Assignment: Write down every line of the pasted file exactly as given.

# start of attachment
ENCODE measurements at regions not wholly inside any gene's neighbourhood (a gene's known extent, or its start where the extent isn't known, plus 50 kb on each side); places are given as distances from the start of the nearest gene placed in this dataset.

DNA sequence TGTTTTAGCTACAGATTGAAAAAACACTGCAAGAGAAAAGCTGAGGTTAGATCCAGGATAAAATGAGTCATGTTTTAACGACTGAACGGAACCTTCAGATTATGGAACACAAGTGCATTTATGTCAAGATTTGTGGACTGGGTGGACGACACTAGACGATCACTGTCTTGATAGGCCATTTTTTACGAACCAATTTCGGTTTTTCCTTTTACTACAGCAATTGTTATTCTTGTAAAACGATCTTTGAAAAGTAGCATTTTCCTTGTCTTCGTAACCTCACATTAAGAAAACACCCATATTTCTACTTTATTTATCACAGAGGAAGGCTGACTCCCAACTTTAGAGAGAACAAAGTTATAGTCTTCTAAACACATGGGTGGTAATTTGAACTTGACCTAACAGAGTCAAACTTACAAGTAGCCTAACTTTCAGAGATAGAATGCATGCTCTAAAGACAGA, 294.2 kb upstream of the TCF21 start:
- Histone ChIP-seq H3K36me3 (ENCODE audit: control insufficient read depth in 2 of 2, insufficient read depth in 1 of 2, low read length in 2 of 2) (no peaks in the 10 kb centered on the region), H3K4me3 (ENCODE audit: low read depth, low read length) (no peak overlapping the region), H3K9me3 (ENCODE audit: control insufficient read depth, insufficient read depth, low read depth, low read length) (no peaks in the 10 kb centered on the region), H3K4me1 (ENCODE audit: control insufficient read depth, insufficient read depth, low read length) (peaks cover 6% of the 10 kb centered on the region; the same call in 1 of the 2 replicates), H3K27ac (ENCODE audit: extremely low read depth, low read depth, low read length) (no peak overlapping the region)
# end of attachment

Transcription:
ENCODE measurements at regions not wholly inside any gene's neighbourhood (a gene's known extent, or its start where the extent isn't known, plus 50 kb on each side); places are given as distances from the start of the nearest gene placed in this dataset.

DNA sequence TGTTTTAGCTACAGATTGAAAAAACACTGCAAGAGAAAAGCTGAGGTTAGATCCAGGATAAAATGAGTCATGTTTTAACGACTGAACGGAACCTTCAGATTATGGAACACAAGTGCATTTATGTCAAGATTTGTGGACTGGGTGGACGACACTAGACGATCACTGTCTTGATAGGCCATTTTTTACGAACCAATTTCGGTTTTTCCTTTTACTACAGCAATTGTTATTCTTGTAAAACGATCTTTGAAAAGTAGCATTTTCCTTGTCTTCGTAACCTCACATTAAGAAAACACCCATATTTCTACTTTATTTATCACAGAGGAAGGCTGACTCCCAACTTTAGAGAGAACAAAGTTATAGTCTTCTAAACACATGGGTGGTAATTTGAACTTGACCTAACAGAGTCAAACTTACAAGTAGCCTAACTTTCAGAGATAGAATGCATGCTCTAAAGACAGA, 294.2 kb upstream of the TCF21 start:
- Histone ChIP-seq H3K36me3 (ENCODE audit: control insufficient read depth in 2 of 2, insufficient read depth in 1 of 2, low read length in 2 of 2) (no peaks in the 10 kb centered on the region), H3K4me3 (ENCODE audit: low read depth, low read length) (no peak overlapping the region), H3K9me3 (ENCODE audit: control insufficient read depth, insufficient read depth, low read depth, low read length) (no peaks in the 10 kb centered on the region), H3K4me1 (ENCODE audit: control insufficient read depth, insufficient read depth, low read length) (peaks cover 6% of the 10 kb centered on the region; the same call in 1 of the 2 replicates), H3K27ac (ENCODE audit: extremely low read depth, low read depth, low read length) (no peak overlapping the region)